Controversy and the World of the Museum
Art can shock, disturb and offend. Sometimes it goes so far as to enrage.
Whether the issue involves morality, religion or politics, art has been pushing the boundaries and inciting controversy for nearly 200 years.
Debates once centered solely around works by up-and-coming artists but, over time, museums, galleries, civic spaces, sculpture and architecture became more visually provocative. When gallery owners and directors became more willing to take risks in the 1960s and purposefully began displaying provocative material, the scrutiny expanded to mainstream museums.
Museums soon became places of conflict where forces clashed over stylistically, politically, religiously and sexually sensitive art, revealing society’s struggle to redefine itself in the late 20th and 21st centuries.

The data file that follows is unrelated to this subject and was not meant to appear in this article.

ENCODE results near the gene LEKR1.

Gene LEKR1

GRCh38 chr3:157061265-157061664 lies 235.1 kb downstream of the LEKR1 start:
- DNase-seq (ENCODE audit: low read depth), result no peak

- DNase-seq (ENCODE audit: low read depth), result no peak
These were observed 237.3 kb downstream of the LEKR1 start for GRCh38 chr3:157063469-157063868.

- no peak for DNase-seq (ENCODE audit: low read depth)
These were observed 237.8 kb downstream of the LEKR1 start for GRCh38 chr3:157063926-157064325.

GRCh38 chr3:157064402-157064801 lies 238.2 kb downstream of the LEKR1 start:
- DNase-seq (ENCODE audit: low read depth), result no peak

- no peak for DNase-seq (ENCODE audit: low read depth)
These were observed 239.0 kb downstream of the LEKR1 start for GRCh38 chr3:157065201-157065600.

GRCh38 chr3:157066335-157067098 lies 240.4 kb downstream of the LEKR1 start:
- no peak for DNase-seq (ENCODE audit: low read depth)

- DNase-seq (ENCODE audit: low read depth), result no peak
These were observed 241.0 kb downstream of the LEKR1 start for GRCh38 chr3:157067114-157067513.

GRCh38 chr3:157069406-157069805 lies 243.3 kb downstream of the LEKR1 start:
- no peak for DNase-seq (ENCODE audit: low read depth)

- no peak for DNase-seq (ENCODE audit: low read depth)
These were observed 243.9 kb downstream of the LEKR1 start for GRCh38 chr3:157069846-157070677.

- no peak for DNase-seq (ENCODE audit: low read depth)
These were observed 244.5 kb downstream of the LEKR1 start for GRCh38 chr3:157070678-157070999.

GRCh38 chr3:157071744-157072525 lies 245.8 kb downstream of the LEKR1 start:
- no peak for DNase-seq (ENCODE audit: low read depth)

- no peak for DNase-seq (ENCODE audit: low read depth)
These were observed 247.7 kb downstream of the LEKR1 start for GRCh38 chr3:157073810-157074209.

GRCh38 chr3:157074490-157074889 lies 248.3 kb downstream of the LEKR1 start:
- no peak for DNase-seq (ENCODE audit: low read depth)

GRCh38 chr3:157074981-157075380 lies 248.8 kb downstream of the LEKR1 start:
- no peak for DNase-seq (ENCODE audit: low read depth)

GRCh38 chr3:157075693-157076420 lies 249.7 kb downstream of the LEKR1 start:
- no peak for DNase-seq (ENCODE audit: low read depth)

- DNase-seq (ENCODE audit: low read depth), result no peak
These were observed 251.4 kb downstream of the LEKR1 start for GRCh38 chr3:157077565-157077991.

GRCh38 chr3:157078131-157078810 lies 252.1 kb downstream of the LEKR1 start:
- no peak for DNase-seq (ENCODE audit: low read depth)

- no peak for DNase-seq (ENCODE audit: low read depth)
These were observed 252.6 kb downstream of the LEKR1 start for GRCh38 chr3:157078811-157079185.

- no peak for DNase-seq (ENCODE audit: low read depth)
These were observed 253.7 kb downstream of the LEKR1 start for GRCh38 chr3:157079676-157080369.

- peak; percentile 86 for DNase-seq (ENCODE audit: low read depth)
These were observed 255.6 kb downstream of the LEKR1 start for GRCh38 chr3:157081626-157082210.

This class is cool because it examines issues that are not usually openly talked about. Some of the most controversial domestic and international exhibitions in history, as well as their political, legal, financial and social implications, are discussed. These exhibitions include shows about ethnicity, slavery, Jewish genocide and the dropping of the atomic bomb by Enola Gay.
Throughout the course, students will learn to recognize potentially controversial themes. They will leave with an understanding of how controversies surrounding art have changed museums and minds, and that controversy is not always negative.
Talk to your advisor to see if this class might be right for you, or see what else is offered by the College of Liberal Studies.